I was an early user of Hangouts because of its availability within the Gmail web interface. It was right there and it became an easy way for me to talk to other friends who also were on Gmail during the workday. It gave us an easy way to stay in touch while on our computers, eliminating the need to pick up our phones. I especially appreciated that because to this day, I still find typing on a touch screen device to be painful and prefer a full-size keyboard. When I bought my first Android phone in 2011, Hangouts was already installed on it and I could seamlessly continue conversations with my friends when away from the desktop.

When you think about the millions of people who use Gmail and who also have owned Android phones (the Hangouts app could also be downloaded onto iOS devices from Apple’s App Store), I found it hard to understand how my experience with Hangouts wasn’t the same for everyone else. Sometime in either 2015 or 2016, I had an interesting revelation when my then boss casually mentioned that he had no idea that Hangouts existed within the Gmail web interface. Like me, he used Gmail, he owned an Android phone and he had an interest in the tech industry, and he had no idea that Hangouts was right there! I wasn’t sure how that was possible, but as I had more conversations with other people afterwards, I found that his story was not unusual.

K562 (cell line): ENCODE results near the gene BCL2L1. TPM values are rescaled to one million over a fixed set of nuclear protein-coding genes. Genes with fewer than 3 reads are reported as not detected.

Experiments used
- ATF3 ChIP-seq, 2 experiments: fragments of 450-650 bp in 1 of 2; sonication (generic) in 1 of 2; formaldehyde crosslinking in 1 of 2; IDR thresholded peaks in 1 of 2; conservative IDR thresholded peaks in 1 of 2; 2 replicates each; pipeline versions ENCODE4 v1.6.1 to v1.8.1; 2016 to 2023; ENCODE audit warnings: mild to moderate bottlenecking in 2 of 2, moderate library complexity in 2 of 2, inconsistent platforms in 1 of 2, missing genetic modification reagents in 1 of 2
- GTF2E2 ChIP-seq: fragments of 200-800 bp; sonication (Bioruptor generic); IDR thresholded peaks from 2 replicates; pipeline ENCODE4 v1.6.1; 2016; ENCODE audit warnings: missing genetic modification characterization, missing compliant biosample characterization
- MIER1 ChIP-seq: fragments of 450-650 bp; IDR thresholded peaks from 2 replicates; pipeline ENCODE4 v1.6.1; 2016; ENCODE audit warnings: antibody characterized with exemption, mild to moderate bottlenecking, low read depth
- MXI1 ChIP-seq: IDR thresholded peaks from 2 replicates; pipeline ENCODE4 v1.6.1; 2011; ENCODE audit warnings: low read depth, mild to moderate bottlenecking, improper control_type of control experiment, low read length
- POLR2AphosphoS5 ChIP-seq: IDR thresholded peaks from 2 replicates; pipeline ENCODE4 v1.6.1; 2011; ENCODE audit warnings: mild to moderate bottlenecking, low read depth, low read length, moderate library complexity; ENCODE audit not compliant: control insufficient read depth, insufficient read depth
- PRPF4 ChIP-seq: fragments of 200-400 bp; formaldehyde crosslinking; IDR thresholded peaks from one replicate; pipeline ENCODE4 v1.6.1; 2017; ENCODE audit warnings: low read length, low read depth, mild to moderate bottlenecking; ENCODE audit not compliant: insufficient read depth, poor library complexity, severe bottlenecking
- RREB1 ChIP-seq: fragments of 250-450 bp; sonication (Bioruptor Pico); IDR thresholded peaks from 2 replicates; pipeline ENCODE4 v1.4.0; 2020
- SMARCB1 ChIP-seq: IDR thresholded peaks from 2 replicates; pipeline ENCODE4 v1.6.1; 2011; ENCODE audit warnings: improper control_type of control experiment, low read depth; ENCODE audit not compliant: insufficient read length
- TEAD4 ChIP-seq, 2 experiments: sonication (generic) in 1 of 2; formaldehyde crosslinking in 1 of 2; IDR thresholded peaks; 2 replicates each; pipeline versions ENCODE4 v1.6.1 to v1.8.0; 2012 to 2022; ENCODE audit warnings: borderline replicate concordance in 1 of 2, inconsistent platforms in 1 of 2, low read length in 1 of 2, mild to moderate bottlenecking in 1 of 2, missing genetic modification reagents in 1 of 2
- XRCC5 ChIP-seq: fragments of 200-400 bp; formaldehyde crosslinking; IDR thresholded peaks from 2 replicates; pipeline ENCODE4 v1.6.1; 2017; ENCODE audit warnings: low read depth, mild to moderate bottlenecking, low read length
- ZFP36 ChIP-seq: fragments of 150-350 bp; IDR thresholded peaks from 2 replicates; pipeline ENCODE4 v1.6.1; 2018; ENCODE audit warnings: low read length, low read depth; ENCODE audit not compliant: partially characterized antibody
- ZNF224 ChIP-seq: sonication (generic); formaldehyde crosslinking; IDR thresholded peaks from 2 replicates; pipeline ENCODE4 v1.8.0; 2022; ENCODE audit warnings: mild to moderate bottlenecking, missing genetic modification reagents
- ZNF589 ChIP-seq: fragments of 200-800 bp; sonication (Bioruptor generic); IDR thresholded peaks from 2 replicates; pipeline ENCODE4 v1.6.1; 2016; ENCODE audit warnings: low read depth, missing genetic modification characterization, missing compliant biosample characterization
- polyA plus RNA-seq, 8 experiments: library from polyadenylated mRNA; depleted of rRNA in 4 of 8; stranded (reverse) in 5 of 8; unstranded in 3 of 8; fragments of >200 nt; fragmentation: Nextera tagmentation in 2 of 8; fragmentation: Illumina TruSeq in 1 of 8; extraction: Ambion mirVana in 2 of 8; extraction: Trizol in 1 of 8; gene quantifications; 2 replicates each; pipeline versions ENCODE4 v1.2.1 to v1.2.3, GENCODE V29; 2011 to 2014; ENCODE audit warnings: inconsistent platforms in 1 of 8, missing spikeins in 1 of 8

That is when I realized how Google had blown it. If Google had done a better job at marketing Hangouts over the years (perhaps, part of the problem was its ridiculously stupid name, then as a consumer product and even more so now as it becomes a business enterprise product), to the point that their millions of daily users had an awareness of its existence and what it was meant for. And like me, when many of those users would eventually be on Android phones or tablets, they could continue their conversations on those devices, making Hangouts a truly mobile messaging platform that can continue wherever you are from whatever device you’re on.